Docs

Tribeca ’14: “Point and Shoot” wins top doc prize

Marshall Curry's Point and Shoot (pictured), Sabine Lubbe Bakker and Niels van Koevorden's Ne Me Quitte Pas and Alan Hicks' Keep On Keepin' On were among the doc winners at the 13th annual Tribeca Film Festival.
April 25, 2014

Director Marshall Curry’s Point and Shoot (pictured) won the Best Documentary Feature prize at this year’s Tribeca Film Festival.

The Oscar-nominated docmaker’s film tells the story of Matthew VanDyke, a Baltimore man who went to Libya to join the rebel fight against Gaddafi. Using hundreds of hours of footage shot by VanDyke, Curry created “an unsettlingly ambivalent and often darkly amusing portrait of a generation hell-bent on documenting itself,” the jury said in a statement.

Point and Shoot was among 12 documentaries competing in the 13th annual festival’s World Documentary Competition category. 

Nancy Kates’ Regarding Susan Sontag received a special jury mention and Sabine Lubbe Bakker and Niels van Koevorden’s Ne Me Quitte Pas – a film about two Belgian boozerswon the Best Documentary Editing award.

Australian director Alan Hicks picked up the Best New Documentary Director award for Keep On Keepin’ On, which charts four years in the lives of jazz-legend Clark Terry and blind piano prodigy Justin Kaulflin.

“This director’s work was not loud, did not call attention to itself, it displayed no excess,” the jury said in a statement. “The filmmaking showed incredible focus, artistry, love and dedication. It told one simple story and told it well.”

The Best Documentary Short award went to Brian Bolster for One Year Lease and the Bombay Sapphire Award for Transmedia was given to Jonathan Minard and James George’s interactive doc Clouds. Erin Sanger’s doc short, The Next Part, received a special jury mention.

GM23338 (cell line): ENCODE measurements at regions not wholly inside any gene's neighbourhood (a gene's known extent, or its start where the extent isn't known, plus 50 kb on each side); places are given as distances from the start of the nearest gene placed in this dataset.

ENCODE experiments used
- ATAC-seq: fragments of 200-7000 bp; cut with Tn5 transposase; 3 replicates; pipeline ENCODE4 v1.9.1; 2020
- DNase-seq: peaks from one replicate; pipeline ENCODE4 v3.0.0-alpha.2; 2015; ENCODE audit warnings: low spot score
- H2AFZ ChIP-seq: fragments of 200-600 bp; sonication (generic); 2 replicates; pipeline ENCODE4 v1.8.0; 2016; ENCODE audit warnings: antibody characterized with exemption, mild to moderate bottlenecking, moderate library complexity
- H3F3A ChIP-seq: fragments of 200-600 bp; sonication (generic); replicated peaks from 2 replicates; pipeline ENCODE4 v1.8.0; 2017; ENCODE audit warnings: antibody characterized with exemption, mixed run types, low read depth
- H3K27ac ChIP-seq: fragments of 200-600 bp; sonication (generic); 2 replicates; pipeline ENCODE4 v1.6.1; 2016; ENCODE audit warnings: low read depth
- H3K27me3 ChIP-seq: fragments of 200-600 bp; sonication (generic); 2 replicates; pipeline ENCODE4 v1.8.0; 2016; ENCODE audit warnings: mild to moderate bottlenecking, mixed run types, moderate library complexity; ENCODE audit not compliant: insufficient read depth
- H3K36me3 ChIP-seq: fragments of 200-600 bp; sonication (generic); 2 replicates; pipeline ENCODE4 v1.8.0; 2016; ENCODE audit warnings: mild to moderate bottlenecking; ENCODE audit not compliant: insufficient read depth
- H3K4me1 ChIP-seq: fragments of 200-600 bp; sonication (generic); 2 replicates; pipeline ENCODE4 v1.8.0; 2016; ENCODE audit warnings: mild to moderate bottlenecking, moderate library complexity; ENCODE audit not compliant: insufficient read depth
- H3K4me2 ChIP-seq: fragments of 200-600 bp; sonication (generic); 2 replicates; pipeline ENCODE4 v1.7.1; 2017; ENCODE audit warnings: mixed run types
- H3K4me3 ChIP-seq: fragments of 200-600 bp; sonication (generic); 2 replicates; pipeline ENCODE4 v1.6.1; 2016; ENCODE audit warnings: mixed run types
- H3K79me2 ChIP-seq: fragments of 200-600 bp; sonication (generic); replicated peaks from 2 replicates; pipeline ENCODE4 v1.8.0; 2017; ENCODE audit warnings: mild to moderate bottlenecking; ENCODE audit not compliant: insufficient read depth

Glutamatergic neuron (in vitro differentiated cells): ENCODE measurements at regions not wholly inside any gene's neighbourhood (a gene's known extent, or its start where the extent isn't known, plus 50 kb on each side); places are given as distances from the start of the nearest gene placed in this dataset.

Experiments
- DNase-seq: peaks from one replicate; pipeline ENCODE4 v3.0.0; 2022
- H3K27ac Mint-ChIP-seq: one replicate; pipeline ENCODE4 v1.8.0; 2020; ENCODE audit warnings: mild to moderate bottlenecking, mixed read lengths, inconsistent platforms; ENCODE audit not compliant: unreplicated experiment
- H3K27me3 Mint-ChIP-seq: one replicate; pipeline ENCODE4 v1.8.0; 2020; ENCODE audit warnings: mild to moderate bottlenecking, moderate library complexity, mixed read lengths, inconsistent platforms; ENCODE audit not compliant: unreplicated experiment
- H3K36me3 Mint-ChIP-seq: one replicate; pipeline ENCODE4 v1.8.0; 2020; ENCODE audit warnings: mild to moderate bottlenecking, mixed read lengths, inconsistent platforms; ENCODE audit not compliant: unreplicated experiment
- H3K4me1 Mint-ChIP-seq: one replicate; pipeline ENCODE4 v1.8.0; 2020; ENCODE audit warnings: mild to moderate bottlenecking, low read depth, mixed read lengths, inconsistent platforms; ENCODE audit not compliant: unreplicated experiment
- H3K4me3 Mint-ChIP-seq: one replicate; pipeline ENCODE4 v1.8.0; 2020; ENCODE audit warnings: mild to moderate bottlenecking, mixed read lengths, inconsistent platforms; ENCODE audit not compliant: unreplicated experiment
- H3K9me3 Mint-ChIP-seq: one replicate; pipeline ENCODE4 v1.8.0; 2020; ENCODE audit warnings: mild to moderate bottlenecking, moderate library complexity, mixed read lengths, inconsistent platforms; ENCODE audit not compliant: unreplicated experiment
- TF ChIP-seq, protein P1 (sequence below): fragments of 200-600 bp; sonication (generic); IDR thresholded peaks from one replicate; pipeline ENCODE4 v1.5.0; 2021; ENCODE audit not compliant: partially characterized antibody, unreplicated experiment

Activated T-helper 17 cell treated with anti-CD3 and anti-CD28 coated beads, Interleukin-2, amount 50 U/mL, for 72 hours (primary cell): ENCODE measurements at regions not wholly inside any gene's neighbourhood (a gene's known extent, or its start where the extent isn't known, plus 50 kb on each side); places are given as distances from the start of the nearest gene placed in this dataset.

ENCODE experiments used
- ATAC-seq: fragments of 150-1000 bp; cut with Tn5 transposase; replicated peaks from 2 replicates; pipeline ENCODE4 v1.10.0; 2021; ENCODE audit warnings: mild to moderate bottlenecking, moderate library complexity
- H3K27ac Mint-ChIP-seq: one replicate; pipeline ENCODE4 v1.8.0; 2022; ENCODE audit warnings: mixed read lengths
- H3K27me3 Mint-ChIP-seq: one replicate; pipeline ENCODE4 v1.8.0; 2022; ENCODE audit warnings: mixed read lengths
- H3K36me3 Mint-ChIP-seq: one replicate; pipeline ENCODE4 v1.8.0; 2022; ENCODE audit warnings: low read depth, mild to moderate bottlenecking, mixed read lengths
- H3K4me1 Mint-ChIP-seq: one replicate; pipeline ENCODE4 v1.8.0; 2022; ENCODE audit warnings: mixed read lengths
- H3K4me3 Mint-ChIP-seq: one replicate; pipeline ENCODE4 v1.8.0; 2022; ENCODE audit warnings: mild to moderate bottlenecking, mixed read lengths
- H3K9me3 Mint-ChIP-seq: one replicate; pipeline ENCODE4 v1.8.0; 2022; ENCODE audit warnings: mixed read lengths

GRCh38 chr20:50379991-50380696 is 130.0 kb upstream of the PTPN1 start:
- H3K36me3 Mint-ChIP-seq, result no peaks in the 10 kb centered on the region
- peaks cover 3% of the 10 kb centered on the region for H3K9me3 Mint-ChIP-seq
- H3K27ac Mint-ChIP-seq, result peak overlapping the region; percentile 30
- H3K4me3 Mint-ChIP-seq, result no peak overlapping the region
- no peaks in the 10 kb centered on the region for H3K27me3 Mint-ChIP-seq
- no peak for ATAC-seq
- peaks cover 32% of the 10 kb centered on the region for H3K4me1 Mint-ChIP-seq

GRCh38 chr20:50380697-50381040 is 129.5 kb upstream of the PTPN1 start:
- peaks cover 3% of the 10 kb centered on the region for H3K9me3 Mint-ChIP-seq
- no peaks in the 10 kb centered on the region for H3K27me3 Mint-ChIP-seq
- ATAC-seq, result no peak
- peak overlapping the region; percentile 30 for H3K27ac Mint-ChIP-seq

The winners were announced in New York City on Thursday night (April 24). The festival continues to Sunday, and the audience award winners will be announced on Saturday (April 26).

About The Author
Managing editor with realscreen publication, an international print and online magazine that covers the non-fiction film and television industries. Darah is an award-winning journalist who has spent over two decades covering a wide range of issues from real estate and urban development to immigration, politics and human rights, primarily with The Vancouver Sun. Prior to joining realscreen, she was editor of Stream Daily, realscreen's sister publication covering the dynamic global digital video industry. She also served a stint as a war reporter in Afghanistan for television and print, and was a national business blogger with Yahoo Canada.

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